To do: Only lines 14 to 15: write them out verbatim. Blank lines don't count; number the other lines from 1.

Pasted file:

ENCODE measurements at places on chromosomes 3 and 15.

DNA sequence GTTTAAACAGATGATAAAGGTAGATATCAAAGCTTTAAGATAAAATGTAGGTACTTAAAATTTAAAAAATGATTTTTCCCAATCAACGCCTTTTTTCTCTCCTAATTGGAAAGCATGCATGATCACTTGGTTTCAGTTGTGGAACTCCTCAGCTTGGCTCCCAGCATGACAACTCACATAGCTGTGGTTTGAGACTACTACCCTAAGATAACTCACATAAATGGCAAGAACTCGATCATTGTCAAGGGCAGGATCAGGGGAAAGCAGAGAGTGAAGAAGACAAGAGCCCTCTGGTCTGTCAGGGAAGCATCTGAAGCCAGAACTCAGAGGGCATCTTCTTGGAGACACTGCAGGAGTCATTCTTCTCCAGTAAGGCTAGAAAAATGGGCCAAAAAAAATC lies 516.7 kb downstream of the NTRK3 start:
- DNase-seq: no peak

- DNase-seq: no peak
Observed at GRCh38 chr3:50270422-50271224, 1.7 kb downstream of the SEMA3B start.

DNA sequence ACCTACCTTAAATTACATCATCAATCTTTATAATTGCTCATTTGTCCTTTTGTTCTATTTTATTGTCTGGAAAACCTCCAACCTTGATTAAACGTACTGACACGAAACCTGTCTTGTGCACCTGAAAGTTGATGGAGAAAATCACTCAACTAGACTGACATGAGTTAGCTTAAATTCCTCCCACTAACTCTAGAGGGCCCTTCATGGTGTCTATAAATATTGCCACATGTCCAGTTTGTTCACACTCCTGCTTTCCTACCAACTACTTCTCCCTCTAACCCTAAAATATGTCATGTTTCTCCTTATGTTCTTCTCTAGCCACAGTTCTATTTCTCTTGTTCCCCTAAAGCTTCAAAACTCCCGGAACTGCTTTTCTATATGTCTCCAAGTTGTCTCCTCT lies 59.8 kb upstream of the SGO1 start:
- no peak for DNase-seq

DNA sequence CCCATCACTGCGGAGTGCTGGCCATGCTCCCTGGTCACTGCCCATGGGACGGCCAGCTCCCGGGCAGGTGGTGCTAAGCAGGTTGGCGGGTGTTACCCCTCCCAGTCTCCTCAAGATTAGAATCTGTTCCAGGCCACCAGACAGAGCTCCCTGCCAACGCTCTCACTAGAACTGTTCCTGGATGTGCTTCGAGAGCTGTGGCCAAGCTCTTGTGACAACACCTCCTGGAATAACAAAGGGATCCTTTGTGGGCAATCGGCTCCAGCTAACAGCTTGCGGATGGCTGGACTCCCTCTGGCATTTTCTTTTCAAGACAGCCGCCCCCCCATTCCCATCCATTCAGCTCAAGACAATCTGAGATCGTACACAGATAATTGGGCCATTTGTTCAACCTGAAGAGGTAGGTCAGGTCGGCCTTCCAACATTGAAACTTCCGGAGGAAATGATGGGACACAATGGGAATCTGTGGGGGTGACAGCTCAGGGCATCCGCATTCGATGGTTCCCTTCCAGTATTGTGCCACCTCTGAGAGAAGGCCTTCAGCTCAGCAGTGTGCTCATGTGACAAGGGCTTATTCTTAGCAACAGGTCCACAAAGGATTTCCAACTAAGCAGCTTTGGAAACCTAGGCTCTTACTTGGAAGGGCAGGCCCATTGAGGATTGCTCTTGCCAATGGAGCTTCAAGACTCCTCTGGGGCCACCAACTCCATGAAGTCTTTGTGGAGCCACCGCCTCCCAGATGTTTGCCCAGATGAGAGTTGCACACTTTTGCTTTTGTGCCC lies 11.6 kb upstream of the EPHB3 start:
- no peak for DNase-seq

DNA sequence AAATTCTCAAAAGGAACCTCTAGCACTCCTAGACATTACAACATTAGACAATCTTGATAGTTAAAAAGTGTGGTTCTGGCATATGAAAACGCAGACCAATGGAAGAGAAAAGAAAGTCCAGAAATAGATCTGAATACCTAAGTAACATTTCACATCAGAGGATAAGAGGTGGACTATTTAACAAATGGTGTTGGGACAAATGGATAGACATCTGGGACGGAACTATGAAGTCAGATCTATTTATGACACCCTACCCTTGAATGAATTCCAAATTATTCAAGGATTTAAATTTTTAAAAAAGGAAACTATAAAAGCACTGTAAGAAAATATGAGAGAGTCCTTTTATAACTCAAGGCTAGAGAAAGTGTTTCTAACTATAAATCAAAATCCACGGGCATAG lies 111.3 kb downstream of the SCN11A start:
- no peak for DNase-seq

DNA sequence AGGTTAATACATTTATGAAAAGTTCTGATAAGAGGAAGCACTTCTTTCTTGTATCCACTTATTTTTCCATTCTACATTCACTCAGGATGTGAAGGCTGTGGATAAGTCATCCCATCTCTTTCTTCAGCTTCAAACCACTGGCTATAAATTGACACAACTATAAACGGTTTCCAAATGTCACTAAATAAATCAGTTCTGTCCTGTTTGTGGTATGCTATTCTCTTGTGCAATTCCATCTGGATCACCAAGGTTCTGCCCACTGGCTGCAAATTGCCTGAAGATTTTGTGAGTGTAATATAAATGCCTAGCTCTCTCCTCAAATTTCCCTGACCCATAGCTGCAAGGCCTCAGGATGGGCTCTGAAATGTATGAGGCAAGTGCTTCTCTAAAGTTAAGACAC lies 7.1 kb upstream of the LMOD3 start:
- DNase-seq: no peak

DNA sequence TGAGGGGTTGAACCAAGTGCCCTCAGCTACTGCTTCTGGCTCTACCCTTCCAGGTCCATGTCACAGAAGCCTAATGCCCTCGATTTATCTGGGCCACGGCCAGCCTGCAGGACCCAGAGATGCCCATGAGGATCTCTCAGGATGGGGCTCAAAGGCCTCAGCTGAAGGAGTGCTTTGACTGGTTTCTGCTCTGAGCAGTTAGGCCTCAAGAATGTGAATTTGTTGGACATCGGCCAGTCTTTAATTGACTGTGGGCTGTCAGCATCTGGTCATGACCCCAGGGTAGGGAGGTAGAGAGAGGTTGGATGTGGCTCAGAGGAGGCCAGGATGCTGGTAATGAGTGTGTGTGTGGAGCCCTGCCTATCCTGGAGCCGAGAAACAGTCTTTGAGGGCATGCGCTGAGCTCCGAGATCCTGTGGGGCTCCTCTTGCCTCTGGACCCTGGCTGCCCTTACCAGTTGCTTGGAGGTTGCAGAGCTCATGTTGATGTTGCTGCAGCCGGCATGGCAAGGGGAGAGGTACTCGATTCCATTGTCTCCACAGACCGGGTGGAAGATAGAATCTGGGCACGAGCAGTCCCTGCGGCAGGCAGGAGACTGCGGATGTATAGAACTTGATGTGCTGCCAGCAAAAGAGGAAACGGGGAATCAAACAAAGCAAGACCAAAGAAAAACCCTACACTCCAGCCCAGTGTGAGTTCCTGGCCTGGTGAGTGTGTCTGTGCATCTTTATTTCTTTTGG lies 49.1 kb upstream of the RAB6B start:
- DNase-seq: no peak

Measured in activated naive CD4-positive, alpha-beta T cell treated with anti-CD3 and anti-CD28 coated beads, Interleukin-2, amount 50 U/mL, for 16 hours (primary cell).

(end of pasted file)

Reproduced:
DNA sequence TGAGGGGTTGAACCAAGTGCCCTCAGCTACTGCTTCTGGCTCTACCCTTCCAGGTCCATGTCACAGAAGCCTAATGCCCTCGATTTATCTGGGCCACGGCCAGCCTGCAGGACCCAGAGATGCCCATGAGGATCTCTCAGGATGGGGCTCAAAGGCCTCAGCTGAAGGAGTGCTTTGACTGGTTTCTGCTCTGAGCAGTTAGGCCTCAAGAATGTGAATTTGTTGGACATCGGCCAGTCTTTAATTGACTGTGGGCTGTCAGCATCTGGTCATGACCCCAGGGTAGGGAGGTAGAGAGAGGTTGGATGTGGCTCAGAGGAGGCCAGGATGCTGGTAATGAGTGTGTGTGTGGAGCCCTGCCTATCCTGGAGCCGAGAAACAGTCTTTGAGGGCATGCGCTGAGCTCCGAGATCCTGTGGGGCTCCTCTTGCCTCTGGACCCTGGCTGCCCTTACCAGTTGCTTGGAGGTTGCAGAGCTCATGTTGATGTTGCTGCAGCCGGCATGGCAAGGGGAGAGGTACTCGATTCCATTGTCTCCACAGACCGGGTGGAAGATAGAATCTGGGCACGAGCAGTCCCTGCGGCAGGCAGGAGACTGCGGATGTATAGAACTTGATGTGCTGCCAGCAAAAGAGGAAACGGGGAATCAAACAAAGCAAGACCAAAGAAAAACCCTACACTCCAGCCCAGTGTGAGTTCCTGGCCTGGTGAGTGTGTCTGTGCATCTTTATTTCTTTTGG lies 49.1 kb upstream of the RAB6B start:
- DNase-seq: no peak